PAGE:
Melissa McCarthy’s career has been an absolute delight to watch blossom from her days as the quirky Sookie on Gilmore Girls to the Tammy.
When the latest preview for The Boss was released, it immediately seemed like another smash hit. Obviously she hit the promotional trail, and in so many of these interview opportunities, instead of talking about you know, her booming career, there was often a much more interesting subject: of course, her weight. This isn’t the first time her weight has been obsessed over publicly, and it’s tired. Sure, it’s incredibly uplifting to see women with curves trailblaze their way through Hollywood, but it doesn’t need to be a platform that they prosper on. What about her acting, her funny behind the scenes moments, her SNL stuff? McCarthy’s someone women might aspire to be like. She and her husband worked alongside each other in her major films, and plan to work on more in the future.
But with monumental career steps like re-creating Ghostbusters with women and starring in the cult classic, Bridesmaids, people are still sticking slightly negative questions about her ever-interesting body into her interviews. Does that really need to be the focus? There are so many positive women in the fashion industry who are constantly embracing and preaching a positive mindset. Why are media outlets suddenly celebrating that anytime Melissa McCarthy steps out of the house in any outfit when they didn’t before she lost weight? Her wardrobe and her weight should be beside the point. Let’s praise her for the more interesting feat: her baddass work.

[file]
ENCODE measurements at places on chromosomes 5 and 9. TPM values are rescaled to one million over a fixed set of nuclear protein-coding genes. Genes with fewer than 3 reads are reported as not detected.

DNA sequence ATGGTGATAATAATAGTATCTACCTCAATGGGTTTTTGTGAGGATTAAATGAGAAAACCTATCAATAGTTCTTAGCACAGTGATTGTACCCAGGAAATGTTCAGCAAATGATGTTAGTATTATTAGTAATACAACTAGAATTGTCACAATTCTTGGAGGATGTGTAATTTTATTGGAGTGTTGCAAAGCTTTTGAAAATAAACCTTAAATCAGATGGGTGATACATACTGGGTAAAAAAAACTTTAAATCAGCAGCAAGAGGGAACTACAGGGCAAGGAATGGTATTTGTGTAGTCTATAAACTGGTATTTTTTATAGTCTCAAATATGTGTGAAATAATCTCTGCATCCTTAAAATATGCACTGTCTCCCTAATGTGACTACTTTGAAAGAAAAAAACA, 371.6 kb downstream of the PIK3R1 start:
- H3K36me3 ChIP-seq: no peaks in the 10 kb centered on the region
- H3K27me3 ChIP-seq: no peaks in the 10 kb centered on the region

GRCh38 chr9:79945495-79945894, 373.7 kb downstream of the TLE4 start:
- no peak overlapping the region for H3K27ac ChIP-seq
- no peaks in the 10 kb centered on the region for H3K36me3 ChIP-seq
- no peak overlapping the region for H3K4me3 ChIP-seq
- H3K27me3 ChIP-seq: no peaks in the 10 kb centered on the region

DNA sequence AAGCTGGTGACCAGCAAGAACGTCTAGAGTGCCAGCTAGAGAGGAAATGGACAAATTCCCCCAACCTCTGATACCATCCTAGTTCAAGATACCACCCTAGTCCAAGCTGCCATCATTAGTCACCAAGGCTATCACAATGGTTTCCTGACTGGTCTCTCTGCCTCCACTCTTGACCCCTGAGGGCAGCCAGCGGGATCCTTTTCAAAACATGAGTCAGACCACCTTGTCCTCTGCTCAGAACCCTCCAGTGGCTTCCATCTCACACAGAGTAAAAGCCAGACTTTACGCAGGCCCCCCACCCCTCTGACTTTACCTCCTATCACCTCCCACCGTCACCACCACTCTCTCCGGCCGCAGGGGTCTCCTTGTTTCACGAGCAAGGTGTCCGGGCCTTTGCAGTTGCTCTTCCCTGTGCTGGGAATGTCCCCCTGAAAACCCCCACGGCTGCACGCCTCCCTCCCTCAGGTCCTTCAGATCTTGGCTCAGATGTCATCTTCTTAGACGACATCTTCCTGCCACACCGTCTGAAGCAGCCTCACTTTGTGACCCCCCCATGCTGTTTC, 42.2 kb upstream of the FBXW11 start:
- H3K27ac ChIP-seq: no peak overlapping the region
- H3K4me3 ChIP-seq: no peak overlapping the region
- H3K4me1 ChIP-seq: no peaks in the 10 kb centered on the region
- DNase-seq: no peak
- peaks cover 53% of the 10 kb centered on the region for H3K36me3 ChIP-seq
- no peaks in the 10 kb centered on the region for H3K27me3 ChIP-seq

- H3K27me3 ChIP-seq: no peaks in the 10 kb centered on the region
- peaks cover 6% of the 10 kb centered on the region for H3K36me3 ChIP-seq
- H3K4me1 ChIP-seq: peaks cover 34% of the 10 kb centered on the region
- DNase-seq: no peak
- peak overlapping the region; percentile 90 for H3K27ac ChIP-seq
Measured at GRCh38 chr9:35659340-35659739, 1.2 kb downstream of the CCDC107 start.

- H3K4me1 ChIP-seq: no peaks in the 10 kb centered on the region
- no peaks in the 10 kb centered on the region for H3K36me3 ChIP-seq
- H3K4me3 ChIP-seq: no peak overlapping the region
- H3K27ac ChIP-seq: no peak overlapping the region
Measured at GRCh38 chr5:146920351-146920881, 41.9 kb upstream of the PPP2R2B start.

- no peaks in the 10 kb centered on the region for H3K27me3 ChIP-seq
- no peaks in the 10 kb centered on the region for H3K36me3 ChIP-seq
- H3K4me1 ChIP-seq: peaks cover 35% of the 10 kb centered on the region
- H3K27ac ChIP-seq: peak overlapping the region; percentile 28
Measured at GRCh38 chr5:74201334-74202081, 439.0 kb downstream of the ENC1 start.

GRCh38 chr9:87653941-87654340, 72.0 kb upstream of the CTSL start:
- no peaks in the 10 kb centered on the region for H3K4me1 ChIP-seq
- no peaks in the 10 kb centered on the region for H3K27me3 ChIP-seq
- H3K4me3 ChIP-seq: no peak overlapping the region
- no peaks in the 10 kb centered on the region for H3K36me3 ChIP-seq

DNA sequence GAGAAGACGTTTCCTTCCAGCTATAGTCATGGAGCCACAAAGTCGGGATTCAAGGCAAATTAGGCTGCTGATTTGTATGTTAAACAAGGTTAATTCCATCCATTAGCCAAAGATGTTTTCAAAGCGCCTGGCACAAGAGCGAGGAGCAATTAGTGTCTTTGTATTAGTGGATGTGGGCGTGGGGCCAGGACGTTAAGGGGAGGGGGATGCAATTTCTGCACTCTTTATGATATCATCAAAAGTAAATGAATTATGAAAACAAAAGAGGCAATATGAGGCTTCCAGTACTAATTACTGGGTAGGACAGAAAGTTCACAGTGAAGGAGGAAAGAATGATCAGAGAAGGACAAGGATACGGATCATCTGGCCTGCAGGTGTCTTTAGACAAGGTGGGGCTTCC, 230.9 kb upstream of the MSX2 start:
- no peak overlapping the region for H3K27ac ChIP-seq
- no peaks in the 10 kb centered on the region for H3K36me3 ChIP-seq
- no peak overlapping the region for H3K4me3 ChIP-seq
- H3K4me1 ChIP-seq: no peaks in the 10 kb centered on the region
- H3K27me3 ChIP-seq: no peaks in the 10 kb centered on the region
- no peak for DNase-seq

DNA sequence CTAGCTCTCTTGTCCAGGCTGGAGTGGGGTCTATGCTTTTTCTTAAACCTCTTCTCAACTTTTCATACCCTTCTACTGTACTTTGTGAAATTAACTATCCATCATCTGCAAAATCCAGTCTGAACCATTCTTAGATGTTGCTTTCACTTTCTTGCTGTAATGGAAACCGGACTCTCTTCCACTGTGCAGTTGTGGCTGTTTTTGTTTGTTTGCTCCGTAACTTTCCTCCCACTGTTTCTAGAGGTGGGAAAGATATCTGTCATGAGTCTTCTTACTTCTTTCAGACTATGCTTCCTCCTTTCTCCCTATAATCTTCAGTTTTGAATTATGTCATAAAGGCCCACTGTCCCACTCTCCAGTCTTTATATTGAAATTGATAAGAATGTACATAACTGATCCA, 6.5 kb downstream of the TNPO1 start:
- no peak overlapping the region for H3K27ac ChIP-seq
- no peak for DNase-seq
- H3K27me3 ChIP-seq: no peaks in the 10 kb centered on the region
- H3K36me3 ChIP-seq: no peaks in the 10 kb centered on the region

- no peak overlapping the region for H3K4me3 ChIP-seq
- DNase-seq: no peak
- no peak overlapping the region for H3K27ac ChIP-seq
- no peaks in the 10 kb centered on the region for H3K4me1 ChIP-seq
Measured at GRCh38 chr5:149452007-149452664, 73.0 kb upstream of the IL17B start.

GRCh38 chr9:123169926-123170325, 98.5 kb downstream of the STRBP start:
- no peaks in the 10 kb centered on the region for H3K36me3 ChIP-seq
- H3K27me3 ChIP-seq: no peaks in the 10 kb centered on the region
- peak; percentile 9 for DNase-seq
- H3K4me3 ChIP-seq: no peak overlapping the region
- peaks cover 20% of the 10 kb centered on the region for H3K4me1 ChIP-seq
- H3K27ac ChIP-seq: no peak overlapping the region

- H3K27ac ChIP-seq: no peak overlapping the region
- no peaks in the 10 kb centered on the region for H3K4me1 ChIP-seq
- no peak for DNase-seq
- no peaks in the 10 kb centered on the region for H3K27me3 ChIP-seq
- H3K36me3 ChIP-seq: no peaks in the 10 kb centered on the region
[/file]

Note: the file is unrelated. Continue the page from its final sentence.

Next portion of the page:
Here’s her addressing Refinery29 about losing a bunch of weight, in addition to everything else that is infinitely more compelling about her. She notes it’s really not all that endlessly fascinating.
“I have, but I’ll be back again. I’ll be up, I’ll be down, probably for the rest of my life. The thing is, if that is the most interesting thing about me, I need to go have a lavender farm in Minnesota and give this up. There has to be something more. There are so many more intriguing things about women than their butt or their this or their that. It can’t be the first question every time, or a question at all. It’s like, ‘Can you imagine them asking some of these guys I work with, ‘How do you keep your butt looking so good?’ It would be like, ‘What the f*ck are you talking about? Why are you asking about the shape of my butt?’”